Stanisław GRYGIEL. Discovering the Human Person: In Conversation with John Paul II. Grand Rapids, Michigan: Eerdmans, 2014. pp. 175. $24.00 pb. ISBN 978-0-8028-7154-1. Reviewed by Jason BERMENDER, Marquette University, Milwaukee, WI 53233

 Stanisław Grygiel is professor emeritus of philosophy at the Pontifical John Paul II Institute for Studies on Marriage and the Family in Rome and was a long time friend and student of Pope St. John Paul II/Karol Wojtyła since the end of the 1950s. He was invited to give a series of lectures for the Catholic University of America’s McGivney Lectures and this book is an expanded version of those talks. The book is not simply a biography about the late pope or a detailed scholarly presentation on the human person but a combination of these two genres by using the pope’s life and teachings to deepen one’s understanding of the human person as a being who is fulfilled in communion with others. Grygiel offers a unique insight into the anthropology and personalism of Pope John Paul II especially in light of how the pope lived his philosophy in communion with God and other humans.

The first chapter, “Vir fortis”, begins with Grygiel answering the question, “Who was John Paul II?” Trying to answer who a person is cannot be determined by calculated reasoning and Grygiel constantly mentions that the pope did not value erudition very highly. Rather, a person is revealed in their acts and Grygiel says John Paul II revealed himself as someone who “built a ‘home’ together with others” (2) as exemplified in his homily as Archbishop of Krakow that a good pastor must be able to receive the contributions and burdens of others (4). Wojtyła saw the human person as someone who has their origin and end in God so that every human encounter with another provides an opportunity for salvation by recognizing the divine-human truth of the person where God is present in the other.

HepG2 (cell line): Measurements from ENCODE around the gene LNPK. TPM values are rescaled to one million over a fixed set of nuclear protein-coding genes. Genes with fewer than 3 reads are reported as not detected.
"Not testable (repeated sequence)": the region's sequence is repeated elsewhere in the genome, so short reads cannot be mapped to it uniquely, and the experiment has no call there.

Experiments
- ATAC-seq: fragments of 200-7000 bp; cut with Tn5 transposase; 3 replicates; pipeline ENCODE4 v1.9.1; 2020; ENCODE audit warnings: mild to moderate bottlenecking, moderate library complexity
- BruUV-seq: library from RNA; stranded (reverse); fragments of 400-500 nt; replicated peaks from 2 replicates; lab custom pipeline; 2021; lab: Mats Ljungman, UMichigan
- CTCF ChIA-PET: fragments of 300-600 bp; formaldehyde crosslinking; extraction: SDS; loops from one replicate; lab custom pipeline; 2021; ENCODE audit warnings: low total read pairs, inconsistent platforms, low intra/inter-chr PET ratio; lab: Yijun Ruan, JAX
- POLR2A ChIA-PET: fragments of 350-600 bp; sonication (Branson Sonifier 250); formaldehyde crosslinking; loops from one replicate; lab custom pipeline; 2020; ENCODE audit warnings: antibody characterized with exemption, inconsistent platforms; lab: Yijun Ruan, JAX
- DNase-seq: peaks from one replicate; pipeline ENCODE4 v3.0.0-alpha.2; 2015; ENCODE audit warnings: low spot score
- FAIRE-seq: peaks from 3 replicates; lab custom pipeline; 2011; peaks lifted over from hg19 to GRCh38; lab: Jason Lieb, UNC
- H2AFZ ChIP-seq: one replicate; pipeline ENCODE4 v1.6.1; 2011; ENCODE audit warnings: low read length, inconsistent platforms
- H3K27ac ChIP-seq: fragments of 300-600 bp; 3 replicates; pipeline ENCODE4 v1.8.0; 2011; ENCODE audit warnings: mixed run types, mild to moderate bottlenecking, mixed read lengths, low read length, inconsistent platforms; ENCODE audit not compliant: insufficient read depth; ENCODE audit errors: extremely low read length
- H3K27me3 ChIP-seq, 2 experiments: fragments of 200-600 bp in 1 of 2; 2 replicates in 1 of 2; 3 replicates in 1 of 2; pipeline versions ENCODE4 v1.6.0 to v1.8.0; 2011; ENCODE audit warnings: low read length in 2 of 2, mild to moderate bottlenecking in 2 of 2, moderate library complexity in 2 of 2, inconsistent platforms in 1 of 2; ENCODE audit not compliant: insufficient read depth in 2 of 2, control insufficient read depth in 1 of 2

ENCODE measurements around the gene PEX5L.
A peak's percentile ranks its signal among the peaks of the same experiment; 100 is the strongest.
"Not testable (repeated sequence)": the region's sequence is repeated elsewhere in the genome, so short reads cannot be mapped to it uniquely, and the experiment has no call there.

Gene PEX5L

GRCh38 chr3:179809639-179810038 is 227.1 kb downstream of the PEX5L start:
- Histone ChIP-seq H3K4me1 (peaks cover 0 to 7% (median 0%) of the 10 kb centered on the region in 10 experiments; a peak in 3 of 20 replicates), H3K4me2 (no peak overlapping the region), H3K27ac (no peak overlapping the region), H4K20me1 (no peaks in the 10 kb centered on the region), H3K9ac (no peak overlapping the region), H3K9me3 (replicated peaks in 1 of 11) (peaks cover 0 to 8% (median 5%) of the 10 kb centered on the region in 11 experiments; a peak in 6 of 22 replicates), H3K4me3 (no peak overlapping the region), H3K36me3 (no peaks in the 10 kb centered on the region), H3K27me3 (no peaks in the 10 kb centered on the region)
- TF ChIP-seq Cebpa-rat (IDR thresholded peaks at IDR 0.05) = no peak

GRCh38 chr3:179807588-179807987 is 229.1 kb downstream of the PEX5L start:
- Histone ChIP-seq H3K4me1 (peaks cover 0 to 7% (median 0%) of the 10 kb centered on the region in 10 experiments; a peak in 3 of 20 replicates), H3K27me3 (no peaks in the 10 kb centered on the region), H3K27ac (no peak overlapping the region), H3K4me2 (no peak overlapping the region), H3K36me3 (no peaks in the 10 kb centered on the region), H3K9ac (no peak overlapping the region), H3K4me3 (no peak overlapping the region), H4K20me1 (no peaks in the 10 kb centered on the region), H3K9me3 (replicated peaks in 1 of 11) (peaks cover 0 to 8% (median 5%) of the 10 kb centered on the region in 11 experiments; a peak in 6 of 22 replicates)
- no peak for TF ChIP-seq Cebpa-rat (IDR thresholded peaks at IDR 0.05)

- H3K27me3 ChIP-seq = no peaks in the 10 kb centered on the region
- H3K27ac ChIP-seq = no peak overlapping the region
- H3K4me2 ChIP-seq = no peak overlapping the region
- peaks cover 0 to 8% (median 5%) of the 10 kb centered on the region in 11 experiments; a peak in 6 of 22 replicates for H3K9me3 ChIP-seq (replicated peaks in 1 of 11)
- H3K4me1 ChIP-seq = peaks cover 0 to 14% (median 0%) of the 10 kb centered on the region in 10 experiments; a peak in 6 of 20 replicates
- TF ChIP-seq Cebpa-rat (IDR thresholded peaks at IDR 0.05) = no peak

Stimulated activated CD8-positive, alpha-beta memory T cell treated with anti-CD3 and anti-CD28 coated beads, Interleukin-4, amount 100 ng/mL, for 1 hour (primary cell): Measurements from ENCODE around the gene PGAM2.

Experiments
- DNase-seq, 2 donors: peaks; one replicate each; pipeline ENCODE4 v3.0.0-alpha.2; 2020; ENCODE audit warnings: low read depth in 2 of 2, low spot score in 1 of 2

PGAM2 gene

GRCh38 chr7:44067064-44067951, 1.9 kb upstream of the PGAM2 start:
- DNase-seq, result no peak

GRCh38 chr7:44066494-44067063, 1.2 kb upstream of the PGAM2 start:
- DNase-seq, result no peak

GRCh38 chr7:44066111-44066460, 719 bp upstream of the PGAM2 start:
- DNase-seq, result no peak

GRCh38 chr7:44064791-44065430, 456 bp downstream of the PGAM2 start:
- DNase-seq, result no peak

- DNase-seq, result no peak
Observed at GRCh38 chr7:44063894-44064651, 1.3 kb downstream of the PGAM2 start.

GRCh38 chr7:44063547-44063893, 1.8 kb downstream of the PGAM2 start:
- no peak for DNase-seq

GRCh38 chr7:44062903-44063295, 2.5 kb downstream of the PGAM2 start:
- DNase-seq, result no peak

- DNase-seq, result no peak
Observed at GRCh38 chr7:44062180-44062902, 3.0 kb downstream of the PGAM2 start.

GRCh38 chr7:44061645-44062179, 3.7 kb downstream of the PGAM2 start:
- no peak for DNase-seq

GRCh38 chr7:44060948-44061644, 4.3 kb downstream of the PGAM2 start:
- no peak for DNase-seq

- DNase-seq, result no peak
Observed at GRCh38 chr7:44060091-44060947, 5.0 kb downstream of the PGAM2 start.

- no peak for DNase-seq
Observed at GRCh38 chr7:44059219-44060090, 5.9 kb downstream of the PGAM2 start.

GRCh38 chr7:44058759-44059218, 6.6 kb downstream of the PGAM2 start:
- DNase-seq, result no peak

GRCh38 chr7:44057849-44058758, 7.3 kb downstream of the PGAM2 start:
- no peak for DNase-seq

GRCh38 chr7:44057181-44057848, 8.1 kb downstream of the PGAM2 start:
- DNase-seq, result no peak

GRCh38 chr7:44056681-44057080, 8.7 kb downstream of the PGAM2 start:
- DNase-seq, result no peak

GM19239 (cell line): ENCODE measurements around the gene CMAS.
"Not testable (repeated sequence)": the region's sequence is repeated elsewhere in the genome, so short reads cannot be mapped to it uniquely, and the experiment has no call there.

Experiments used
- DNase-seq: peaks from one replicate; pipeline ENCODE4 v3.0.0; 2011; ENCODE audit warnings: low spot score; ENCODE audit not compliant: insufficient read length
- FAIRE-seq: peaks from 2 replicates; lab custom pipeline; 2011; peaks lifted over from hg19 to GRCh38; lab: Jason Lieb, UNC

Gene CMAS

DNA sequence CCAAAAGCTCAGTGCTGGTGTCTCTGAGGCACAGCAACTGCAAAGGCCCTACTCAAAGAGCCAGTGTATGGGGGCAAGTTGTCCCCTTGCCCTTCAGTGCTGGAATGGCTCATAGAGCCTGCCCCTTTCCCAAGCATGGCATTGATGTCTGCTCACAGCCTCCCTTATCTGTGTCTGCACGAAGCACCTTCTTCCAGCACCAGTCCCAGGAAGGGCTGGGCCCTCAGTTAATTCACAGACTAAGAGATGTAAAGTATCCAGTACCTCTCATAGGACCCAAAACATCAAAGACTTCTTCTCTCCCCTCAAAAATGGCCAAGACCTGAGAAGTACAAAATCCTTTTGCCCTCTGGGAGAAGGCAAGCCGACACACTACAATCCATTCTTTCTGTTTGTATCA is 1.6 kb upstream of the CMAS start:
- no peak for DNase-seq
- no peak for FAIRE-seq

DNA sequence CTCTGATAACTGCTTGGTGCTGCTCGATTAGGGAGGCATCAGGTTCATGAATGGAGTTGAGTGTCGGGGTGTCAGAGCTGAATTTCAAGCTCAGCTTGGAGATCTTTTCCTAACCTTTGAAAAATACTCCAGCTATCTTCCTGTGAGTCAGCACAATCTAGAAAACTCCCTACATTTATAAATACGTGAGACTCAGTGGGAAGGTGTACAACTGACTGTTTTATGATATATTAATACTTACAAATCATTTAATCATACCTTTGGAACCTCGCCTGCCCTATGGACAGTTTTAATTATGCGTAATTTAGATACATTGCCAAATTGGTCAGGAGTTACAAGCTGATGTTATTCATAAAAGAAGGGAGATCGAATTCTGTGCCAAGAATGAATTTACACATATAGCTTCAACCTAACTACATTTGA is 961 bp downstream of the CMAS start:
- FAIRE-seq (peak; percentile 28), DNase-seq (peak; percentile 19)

Grygiel’s second chapter, “Via pulchritudinis—via crucis,” explores the connection between beauty and suffering in the life of the person. He teaches that a “work of art is born in human suffering” (50) and the greatest work that a human can fashion is their humanity by co-creating beauty within themselves in dialogue with God (62). This rebirth of the human person in God and others can only come through suffering so that there is a necessary—indeed a paschal—link between cultivating the beauty of the person and suffering needed to be reborn in this beauty. The New Evangelization is a popular term in Catholic culture that often loses its true depth and meaning but Grygiel restores its profundity in the third chapter by teaching that the New Evangelization is the cultivation of the holiness of Christians. This cannot be achieved without a return to the cross so that a “paschal humanity that is oriented to God” (86) may be a witness to others.

The final two chapters, “Marriage and the Family” and “Nation and State,” discuss the communion of persons in the domestic and national spheres of human existence. The family is a place of encountering the other person in beauty and love where both parents and children educate each other because they are reborn in each other (124). Grygiel also recalls John Paul II’s teaching that the family has a missionary character to each other and others outside the family in love and this mission unites the family (115). The relationship between the State and the human person—including the family as the basic component of society—should be one where the State serves the human person and not subjugating the person to the State.

Grygiel’s book is an important complement to other works on the thought of John Paul II but its audience is limited to those with a solid grasp of the pope’s anthropology and personalism. Throughout the book Grygiel emphasizes that there is much that cannot be known through argumentation and calculation that pervades Western culture. He also argues in what appears to be a circular fashion by repeating the same arguments and stories throughout the book. While some may see these as weaknesses, it is actually quite strong as a contemplative investigation into the reality of the human person—as opposed to a merely empirical inquiry—and portraying St. John Paul II’s living out the human person’s call to be in communion with God and fellow human beings.